(Editors note – I started this post way back in the year 2022, a few weeks after the Abu Dhabi finale, but struggled mightily to complete it. It was Nigel Mansell in the ’95 McLaren bad. Bad enough where I was wondering if I’m even capable of writing more than a text message ever again. However, with the realization that the ’23 season is now less than two weeks away, I’m experiencing a little charge of buzzard energy, so I wanted to float this out there for no reason before turning to a ’23 season preview.)
So where were we? Ah yes, when I last posted, we were heading into the ‘22 season summer break lamenting the woes of Leclerc and Ferrari. By my inexact calculations, Leclerc and Max should have been about dead even if Ferrari (and Leclerc) had their shit together. Unfortunately, for all fans of close competition, Red Bull managed to shed some weight from the RB18 over the summer break, thus allowing the genius engineers the freedom to shift some of the ballast around, thus dialing out the understeer that was hampering Max, thus freeing the Dutch prodigy to go out and decimate the rest of the field.
BEV (Bulseyeview)™: I thought the summer break was a mandatory shutdown of all operations so the overworked employees could reintroduce themselves to their kids and unwind for a few days? Why does it always seem like one team finds a few tenths over the break? The FIA has the cost cap accounting police, so I think it’s time to start a summer break watchdog group aimed at preventing a team from gaining an unfair advantage. If Red Bull can be fined millions and have their ‘23 windtunnel time reduced by 10% for giving the gang at the track a few too many ham sandwiches and giving the folks at the factory too many paid sick days, then we need penalties for summer break infractions. My proposal is simple yet likely effective: If the appointed Summer Break Group hands down a guilty verdict to a team for engaging in unlawful performance enhancement work over the break, then said team will suffer the indignity of losing their right to bring their swanky paddock club pop up media/entertainment center to the next three races and will instead only be allotted one 20×20 pop up canopy tent, 30 folding chairs, two charcoal Webber grills and eight Coleman coolers to entertain their esteemed guests at the track. That’s right, each guilty party is going back to 1980!
Moving along, there isn’t a whole lot else to say about the ‘22 season from Spa through the finale in Abu Dhabi. Max dominated in a manner reminiscent of Schumacher in ‘04 and Vettel in 2013, surpassing the two German legends in the process to tally a record 15 wins for the year.* Red Bull looked every part the perfect racing team, keeping their cost cap woes from affecting their on track performance and winning the constructors title by a whopping 205 points. (For reference, Mercedes won the constructors titles by a larger margin in 2014,15,16,19 and 20).
*Schumacher still has the best single season winning percentage, bagging 72% of the races (13 of 18) in ‘04 vs Max’s 68% clip in ‘22 (15 of 22). And just because you are likely curious what Nigel Mansell did in ‘92, “Our Nige” won 9 of 16 for a 56% win ratio.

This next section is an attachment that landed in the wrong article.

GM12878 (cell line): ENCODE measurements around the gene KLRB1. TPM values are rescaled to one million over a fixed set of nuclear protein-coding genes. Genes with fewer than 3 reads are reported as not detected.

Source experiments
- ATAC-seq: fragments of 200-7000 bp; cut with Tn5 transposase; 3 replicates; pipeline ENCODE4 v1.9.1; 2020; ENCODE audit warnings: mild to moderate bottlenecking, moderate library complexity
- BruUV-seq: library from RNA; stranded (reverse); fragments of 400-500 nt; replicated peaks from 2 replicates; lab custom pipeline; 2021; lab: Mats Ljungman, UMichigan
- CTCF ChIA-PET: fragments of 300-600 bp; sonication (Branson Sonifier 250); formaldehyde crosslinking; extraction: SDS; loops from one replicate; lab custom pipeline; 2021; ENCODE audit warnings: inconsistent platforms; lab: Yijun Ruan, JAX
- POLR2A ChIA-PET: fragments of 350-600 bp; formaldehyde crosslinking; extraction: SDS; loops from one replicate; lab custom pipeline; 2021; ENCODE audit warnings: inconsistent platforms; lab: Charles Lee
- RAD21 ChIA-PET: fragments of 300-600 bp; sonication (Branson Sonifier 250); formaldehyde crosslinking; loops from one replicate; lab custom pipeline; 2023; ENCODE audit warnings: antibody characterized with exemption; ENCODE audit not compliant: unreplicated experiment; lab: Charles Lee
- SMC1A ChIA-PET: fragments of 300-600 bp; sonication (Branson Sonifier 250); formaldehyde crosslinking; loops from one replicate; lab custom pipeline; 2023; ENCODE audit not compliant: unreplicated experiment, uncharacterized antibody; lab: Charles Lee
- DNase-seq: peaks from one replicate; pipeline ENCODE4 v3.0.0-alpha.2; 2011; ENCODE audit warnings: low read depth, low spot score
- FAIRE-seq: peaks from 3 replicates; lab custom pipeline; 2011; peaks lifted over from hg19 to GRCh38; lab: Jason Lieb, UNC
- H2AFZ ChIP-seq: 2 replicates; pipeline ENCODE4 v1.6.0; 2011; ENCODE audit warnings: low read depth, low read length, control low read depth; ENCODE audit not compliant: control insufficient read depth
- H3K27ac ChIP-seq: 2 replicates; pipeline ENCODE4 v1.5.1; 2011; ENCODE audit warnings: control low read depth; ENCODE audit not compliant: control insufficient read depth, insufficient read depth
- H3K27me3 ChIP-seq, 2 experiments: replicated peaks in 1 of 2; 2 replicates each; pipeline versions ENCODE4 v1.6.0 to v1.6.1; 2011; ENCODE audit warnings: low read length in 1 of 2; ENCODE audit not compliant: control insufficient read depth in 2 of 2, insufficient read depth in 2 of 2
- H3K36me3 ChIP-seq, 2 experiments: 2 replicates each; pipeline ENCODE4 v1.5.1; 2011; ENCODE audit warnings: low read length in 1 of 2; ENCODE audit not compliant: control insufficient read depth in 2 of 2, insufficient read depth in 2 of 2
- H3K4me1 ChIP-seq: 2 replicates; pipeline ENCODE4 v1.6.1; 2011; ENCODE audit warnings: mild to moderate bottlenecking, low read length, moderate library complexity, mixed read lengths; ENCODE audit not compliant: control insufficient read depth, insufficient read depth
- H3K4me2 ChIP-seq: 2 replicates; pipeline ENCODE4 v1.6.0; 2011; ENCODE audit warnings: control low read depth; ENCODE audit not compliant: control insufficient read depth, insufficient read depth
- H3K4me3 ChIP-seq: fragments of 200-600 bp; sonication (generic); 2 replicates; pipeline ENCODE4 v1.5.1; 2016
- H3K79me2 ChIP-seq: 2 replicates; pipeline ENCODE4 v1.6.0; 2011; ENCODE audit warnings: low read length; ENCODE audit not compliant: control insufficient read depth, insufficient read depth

So before I officially put the ‘22 season to rest, it is interesting to note that the one race where Mercedes suddenly found enough pace to be on equal footing with the Red Bull Team, the champions seemed to come apart at the seams. The Brazilian GP had pretty much everything you can hope for over a GP weekend:
-A shock Magnussen pole after a 1 lap, slick track qualifying session.
-A Saturday sprint race where Red Bull selected the wrong compound and Max got slapped around by Russell, Sainz and Hamilton.
-A Sunday where Max and Lewis reverted back to their ‘21 ways’ and made contact fighting for the same patch of road in the lovely downhill Senna ‘S’ complex. Both had their races compromised, Max took the penalty.
-A first time GP winner in Russell.
-A complete Red Bull late race meltdown where Max refused to allow Checo through in order to help his cause for securing P2 in the drivers championship, and then publicly scolded the team on the radio for even having the nerve to ask such a vile question.
Max: “Don’t ask me again, I told you guys I have my reasons!”
To which Checo replied over the public airwaves: “He showed who he really is.”
BEV (Bulseyeview)™: Reasons?? Will we ever find out the official reasons? The press ran with the story that it was retaliation for Checo’s questionable qualifying crash at Monaco which gave him pole and ruined Max’s flier. But I’d like to dig a little deeper. I’m thinking that rather than a specific ontrack moment that embittered the young king, it was more an accumulation of simple workplace issues that plague co-workers the world over. I’m throwing darts here, but maybe Checo parked in Max’s spot at the factory on a rainy day, or farted in the simulator just before Max was due to get in the seat, or condescendingly pointed out that Max wasn’t pronouncing Acque Minerali correctly in a debriefing at Imola, or acted a little too happy after winning a Premier League bet, or grabbed the last coffee in the team center and didn’t tell anyone to make more. It is the little things that eventually lead to a “I have my reasons!” outburst.
Whatever the reasons, Checo left Brazil all even with LeClerc rather than up 2pts, and then was beaten by the Ferrari ace in the finale to finish 3rd overall. My hope is that someday it all comes out in the Checo biography titled, “Toro Furioso”.
Bring on ’23!